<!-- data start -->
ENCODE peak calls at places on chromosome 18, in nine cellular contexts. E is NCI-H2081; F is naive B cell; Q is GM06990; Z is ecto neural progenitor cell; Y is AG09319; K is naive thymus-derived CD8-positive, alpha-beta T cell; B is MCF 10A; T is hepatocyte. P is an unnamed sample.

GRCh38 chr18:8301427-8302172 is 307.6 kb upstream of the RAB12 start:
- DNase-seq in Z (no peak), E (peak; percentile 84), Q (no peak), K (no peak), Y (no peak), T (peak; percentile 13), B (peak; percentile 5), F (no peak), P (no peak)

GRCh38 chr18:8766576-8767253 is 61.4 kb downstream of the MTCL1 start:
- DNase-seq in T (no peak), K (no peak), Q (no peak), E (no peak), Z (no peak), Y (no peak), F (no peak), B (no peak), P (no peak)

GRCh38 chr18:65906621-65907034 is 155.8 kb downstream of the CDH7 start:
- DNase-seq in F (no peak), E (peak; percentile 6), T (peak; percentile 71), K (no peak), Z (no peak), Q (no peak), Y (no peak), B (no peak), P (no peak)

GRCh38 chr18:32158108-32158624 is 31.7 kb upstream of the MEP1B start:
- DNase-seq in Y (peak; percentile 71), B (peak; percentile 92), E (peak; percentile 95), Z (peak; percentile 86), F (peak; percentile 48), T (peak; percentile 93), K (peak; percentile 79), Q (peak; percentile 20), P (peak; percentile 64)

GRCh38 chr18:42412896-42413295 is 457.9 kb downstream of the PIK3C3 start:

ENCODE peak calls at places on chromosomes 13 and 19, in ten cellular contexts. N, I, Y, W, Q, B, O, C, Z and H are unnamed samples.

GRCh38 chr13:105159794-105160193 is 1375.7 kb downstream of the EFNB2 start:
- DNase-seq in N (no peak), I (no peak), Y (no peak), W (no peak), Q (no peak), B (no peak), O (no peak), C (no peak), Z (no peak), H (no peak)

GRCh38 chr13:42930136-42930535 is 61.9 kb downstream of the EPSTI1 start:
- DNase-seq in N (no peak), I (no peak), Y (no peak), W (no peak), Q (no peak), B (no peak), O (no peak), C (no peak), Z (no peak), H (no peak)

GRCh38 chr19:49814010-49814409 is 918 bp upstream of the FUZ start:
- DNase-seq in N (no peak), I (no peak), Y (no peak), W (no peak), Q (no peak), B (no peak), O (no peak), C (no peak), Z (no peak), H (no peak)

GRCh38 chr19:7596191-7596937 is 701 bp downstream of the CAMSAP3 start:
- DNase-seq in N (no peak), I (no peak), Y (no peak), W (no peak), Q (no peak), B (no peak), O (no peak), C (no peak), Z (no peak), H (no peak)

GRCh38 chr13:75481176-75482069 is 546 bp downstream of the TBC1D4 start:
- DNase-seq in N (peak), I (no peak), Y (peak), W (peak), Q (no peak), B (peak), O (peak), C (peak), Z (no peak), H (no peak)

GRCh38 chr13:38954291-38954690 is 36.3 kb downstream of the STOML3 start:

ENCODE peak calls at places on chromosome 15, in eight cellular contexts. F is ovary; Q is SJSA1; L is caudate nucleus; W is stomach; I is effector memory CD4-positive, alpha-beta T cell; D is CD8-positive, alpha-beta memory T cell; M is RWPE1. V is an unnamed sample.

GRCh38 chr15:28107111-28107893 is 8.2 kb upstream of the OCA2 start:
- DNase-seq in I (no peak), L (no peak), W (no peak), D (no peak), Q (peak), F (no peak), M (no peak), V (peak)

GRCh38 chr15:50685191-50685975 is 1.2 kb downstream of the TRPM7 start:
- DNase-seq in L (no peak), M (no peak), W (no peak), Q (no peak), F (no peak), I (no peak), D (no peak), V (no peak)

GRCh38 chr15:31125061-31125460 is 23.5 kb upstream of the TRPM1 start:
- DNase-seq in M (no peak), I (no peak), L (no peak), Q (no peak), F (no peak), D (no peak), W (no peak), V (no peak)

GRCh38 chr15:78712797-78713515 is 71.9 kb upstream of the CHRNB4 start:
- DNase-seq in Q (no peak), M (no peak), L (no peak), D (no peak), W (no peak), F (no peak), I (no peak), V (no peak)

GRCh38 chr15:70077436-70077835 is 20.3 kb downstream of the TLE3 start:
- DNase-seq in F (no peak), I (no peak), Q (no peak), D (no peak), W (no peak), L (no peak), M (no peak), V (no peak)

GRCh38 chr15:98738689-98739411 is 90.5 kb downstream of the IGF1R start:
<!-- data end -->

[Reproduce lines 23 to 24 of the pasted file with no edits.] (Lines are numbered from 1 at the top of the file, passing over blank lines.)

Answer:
ENCODE peak calls at places on chromosome 15, in eight cellular contexts. F is ovary; Q is SJSA1; L is caudate nucleus; W is stomach; I is effector memory CD4-positive, alpha-beta T cell; D is CD8-positive, alpha-beta memory T cell; M is RWPE1. V is an unnamed sample.

GRCh38 chr15:28107111-28107893 is 8.2 kb upstream of the OCA2 start: